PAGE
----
The CRRU Code

The cornerstone of the regime is a Code of Best Practice for the use of rodenticides published by CRRU UK in early 2015. Application of rodenticides according to the code will prevent unnecessary exposure of wildlife and other non-target animals and help deliver the objectives of the regime. The aim is to ensure that all users of professional-only rodenticide baits comply with the CRRU Code of Best Practice and to work with assurance schemes to bring standards into alignment with the CRRU UK Code of Best Practice.

Purpose of CRRU

The rodenticide industry recognises the need to ensure that rodenticides are used correctly and in ways that minimise the exposure of wildlife and other non-target animals. CRRU was established to promote responsible use of rodenticides among all user groups, including professional pest controllers, farmers and gamekeepers.

CRRU promotes responsible use through a seven point Code of Practice

  • Before treatment begins, a thorough survey of the infested site is an essential key to success when using any rodenticide.
  • Environmental changes which could be made to reduce the attractiveness of the site to rodents should be noted for implementing after the treatment. Usually this will involve rodent proofing and removing rubbish and weeds that provide harbourages and cover. However, the site should not be cleared before treatment since this will disturb the rodent population and make bait acceptance more difficult to achieve.
  • Obvious food, such as spilled grain, should be removed as far as possible and any food sources covered.
  • Rodenticide baits should only be used for as long as is necessary to achieve satisfactory control.
  • In most cases, any anticoagulant bait should have achieved control within 35 days. Should activity continue beyond this time, the likely cause should be determined and documented. If bait continues to be consumed without effect, a more potent anticoagulant should be considered. If bait take is poor, relative to the apparent size of the infestation, consideration should be given to re-siting the bait points and possibly changing to another bait base, as well as making other environment changes.
  • A simple site plan or location list identifying areas of particular concern pertinent to the site should be drawn up and retained on file.
  • A record of all bait points and the amount of bait laid should be maintained during the treatment. Activity should be noted at each bait point, including any missing or disturbed baits, as the treatment progresses.
  • By carefully recording the sites of all bait points, responsible users of rodenticides are able to return to these sites at the end of the treatment and remove uneaten bait so that it does not become available to wildlife.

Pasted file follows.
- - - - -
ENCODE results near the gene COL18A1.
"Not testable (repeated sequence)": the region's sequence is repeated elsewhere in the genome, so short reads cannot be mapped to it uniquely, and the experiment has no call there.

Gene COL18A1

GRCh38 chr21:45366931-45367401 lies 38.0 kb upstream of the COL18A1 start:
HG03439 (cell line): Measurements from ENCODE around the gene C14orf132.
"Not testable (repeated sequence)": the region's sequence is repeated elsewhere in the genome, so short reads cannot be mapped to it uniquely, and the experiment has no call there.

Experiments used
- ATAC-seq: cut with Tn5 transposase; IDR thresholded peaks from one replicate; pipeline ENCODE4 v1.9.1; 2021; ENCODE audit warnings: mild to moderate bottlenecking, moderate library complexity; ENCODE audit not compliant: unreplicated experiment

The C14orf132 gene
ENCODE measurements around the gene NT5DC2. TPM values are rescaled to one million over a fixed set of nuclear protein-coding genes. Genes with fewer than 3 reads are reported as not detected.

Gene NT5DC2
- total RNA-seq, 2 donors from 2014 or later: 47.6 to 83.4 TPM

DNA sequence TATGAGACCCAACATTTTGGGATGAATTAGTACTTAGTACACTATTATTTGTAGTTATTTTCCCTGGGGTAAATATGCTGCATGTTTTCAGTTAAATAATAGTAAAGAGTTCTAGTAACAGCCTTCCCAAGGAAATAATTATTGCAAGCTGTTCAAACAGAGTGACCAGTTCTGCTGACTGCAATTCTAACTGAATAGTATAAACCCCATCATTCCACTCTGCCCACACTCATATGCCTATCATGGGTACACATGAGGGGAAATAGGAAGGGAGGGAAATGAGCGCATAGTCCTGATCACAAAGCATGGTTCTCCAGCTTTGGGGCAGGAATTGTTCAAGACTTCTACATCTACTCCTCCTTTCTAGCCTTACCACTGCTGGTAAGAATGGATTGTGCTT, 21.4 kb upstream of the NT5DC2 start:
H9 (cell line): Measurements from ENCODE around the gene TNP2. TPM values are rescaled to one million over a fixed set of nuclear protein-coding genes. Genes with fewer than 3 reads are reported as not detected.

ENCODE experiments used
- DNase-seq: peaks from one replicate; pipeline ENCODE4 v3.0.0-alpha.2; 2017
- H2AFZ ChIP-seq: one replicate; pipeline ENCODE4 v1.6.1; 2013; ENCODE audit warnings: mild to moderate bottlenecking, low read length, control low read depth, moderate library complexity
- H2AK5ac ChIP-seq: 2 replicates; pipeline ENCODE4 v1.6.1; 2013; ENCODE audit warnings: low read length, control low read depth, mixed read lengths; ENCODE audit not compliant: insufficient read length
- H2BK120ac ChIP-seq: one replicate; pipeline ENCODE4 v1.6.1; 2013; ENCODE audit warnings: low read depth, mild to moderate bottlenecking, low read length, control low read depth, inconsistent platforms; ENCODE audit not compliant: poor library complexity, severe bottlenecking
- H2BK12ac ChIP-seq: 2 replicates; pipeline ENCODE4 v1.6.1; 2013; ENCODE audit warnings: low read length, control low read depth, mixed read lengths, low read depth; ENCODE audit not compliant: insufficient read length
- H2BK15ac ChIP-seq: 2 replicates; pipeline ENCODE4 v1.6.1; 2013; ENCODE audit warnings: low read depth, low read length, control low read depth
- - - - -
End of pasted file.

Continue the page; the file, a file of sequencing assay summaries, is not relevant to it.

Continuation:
• Users should follow the label instructions regarding the size and frequency of bait points and the advice given regarding the frequency and number of visits to the site.
  • By using enough bait points the rodent control treatment will be conducted most efficiently and in the shortest possible time. This will restrict the duration of exposure of non-target animals to a minimum.
  • The bodies of dead rodents may carry residues of rodenticides and, if eaten by predators or scavengers, may be a source of wildlife exposure to rodenticides.
  • It is essential to carry out regular searches for rodent bodies, both during and after the treatment period. Bodies may be found for several days after rats have eaten the bait and rats may die up to 100 metres or more away from the baited site.
  • Any rodent bodies should be removed from the site and disposed of safely using the methods recommended on the label.
  • Care should be taken to ensure that bait is sufficiently protected to avoid accidentally poisoning other mammals and birds. Natural materials should be used where possible.
  • Bait stations should be appropriate to the prevailing circumstances. They should provide access to the bait by rodents, while reducing the risks of non-target access and interference by unauthorised persons. They should protect the bait from contamination by dust or rain. Their design, construction and placement should be such that interference is minimised.
  • Where the risk assessment or treatment records show that multiple visits are required, then those should be made as frequently as is considered necessary. Daily inspection may be required in some circumstances.
  • At each visit, baits should be replenished according to the product label and a thorough search made to ensure that bodies and any spilled bait are removed and disposed of safely. Records of such visits should be maintained. Never leave bait down at the end of the treatment.
  • Bait left out at the end of a treatment is a potential source of contamination of wildlife.
  • On completion of the treatment, records should be updated to signify that the infestation is controlled and that, as far as reasonably practical, all steps have been taken to ensure that the site is now free of rodenticide bait.

Please click below to view more information regarding CRRU Documents

CRRU Approved Certification Declaration

CRRU Aligned Farm Assurance Scheme Declartion